In Estonian, "stork" is toonekurg, which is derived from toonela (underworld in Estonian folklore) + kurg (crane). It may seem not to make sense to associate the now-common white stork with death, but at the times storks were named, the now-rare black stork was probably the more common species.

Biogeography[edit]

The centres of stork diversity are in tropical Asia and sub-Saharan Africa, with eight and six breeding species respectively. Just three species are present in the New World: wood stork, maguari stork and jabiru, which is the largest flying bird of the Americas. Two species, white and black stork, reach Europe and western temperate Asia, while one species, Oriental stork, reaches temperate areas of eastern Asia, and one species, black-necked stork, is found in Australasia.[2]

Systematics[edit]

Woolly-necked stork Ciconia episcopus with black-headed ibis
A white stork in flight

Following the development of research techniques in molecular biology in the late 20th century, in particular methods for studying DNA-DNA hybridization, a great deal of new information has surfaced, much of it suggesting that many birds, although looking very different from one another, are in fact more closely related than was previously thought. Accordingly, the radical and influential Sibley-Ahlquist taxonomy greatly enlarged the Ciconiiformes, adding many more families, including most of those usually regarded as belonging to the Sphenisciformes (penguins), Gaviiformes (divers), Podicipediformes (grebes), Procellariiformes (tube-nosed seabirds), Charadriiformes, (waders, gulls, terns and auks), Pelecaniformes (pelicans, cormorants, gannets and allies), and the Falconiformes (diurnal birds of prey). The flamingo family, Phoenicopteridae, is related, and is sometimes classed as part of the Ciconiiformes.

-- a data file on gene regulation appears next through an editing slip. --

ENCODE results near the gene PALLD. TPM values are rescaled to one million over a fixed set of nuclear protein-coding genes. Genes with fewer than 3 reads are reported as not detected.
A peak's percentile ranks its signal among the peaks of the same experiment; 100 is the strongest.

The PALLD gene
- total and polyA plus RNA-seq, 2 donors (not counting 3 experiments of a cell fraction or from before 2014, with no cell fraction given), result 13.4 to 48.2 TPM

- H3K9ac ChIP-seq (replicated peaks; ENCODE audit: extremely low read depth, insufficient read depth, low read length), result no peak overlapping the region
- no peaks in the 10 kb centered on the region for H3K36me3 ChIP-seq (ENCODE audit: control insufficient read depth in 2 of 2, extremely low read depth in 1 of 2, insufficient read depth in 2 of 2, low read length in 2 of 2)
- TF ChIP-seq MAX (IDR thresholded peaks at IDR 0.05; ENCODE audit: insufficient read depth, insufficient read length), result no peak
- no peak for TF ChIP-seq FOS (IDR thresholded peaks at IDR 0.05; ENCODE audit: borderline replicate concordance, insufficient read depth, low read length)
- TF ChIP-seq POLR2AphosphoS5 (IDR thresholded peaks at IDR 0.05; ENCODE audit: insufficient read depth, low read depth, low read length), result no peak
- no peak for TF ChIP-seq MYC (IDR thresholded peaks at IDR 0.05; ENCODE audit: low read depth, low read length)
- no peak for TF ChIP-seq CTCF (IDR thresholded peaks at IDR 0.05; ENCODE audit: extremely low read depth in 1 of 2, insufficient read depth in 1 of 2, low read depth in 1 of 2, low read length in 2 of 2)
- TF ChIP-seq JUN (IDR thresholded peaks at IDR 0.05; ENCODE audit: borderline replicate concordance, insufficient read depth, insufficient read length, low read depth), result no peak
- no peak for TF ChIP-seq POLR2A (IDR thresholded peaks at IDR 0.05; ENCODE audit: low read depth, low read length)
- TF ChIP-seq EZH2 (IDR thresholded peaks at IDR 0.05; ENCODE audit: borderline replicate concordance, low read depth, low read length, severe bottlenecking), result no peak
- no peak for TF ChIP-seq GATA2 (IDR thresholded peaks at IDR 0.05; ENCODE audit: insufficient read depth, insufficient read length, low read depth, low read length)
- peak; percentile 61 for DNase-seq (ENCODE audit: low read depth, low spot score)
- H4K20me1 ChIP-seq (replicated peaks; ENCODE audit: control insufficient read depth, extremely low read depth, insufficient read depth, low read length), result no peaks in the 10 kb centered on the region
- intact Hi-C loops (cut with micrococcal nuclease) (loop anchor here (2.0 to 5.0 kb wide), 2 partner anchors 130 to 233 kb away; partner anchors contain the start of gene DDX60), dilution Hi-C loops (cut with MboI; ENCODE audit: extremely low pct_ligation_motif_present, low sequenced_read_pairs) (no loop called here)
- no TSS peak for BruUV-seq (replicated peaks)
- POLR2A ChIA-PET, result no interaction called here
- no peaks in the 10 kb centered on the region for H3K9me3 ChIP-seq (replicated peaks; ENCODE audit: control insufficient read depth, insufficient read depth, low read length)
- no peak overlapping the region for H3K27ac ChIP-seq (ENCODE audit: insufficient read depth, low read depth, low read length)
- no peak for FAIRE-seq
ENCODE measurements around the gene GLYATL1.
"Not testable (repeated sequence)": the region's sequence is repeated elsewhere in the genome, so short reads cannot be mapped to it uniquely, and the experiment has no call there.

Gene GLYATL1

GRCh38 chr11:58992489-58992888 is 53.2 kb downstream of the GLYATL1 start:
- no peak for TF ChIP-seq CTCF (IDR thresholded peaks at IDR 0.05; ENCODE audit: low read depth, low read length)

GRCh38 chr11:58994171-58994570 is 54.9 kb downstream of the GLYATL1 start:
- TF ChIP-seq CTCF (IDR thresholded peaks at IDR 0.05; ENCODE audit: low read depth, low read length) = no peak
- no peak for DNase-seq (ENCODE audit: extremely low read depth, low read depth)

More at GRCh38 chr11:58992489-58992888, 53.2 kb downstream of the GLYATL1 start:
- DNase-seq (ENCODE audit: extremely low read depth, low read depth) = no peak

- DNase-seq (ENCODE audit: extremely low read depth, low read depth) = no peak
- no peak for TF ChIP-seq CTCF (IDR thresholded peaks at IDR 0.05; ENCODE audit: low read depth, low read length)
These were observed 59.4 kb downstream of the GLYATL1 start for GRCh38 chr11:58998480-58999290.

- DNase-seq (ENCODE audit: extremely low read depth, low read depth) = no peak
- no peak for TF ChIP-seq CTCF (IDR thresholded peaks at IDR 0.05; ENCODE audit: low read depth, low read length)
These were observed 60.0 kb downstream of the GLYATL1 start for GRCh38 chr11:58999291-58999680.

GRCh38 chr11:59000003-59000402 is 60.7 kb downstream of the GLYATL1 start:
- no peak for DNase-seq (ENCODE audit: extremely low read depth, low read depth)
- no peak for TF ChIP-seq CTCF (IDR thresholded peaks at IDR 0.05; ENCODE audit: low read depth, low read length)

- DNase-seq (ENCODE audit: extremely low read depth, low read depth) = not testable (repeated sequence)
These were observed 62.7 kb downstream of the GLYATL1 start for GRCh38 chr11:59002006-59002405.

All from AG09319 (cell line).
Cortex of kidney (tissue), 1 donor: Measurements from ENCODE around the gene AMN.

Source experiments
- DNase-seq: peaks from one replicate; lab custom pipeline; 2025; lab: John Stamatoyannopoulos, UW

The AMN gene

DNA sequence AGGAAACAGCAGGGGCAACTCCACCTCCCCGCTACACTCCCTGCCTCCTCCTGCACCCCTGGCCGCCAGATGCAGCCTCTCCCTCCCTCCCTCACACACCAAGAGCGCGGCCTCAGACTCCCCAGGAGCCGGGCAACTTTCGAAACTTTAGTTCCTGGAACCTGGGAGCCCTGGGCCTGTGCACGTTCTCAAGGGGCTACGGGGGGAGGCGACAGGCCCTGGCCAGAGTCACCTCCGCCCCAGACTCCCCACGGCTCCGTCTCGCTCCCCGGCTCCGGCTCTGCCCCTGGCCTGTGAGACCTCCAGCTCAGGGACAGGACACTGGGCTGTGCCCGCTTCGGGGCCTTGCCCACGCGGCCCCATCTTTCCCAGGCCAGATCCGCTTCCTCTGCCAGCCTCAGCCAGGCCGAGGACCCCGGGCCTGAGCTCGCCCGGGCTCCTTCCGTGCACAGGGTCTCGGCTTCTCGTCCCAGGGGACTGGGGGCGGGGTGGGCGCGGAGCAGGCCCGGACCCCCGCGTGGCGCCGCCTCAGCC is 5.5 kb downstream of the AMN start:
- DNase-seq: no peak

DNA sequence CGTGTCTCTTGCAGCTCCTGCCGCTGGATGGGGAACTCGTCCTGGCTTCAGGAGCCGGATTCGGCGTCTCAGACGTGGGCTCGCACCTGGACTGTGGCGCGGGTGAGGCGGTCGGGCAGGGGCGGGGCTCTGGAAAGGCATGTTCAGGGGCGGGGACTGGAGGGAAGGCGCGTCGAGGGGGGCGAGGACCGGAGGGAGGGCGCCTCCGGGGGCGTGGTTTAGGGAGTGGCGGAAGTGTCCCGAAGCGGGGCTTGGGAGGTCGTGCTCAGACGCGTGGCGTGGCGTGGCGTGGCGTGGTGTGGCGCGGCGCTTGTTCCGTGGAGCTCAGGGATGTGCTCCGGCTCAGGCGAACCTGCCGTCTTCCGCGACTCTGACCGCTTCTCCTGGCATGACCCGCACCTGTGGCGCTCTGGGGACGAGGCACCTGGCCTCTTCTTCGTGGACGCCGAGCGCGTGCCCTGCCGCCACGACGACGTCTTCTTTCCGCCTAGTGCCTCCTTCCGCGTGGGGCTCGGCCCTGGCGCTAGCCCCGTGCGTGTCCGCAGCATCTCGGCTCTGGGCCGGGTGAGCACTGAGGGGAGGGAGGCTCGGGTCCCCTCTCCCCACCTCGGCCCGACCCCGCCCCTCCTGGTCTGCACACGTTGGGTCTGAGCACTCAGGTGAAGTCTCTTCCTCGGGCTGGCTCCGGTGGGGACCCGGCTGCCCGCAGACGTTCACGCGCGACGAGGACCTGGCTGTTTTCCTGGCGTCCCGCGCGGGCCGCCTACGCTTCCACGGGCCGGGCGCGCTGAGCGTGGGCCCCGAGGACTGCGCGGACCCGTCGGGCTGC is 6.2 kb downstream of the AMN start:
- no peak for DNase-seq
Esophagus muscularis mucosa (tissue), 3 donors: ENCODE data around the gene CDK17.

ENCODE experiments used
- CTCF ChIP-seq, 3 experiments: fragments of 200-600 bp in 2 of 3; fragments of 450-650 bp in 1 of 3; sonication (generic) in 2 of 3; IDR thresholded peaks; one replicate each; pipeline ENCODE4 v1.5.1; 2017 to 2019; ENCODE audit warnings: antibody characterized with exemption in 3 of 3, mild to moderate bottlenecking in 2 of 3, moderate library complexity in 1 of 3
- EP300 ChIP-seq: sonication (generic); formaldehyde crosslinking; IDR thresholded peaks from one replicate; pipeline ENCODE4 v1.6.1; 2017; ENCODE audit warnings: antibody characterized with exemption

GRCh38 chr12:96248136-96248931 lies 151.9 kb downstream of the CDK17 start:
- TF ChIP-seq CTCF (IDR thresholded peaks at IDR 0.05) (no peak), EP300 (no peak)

However, morphological evidence suggests that the traditional Ciconiiformes should be split between two lineages, rather than expanded, although some non-traditional Ciconiiformes may be included in these two lineages.

The exact taxonomic placement of New World vultures remains unclear.[3] Though both are similar in appearance and have similar ecological roles, the New World and Old World vultures evolved from different ancestors in different parts of the world and are not closely related. Just how different the two families are is currently under debate, with some earlier authorities suggesting that the New World vultures belong in Ciconiiformes.[4] More recent authorities maintain their overall position in the order Falconiformes along with the Old World vultures[5] or place them in their own order, Cathartiformes.[6] The South American Classification Committee has removed the New World vultures from Ciconiiformes and instead placed them in Incertae sedis, but notes that a move to Falconiformes or Cathartiformes is possible.[3]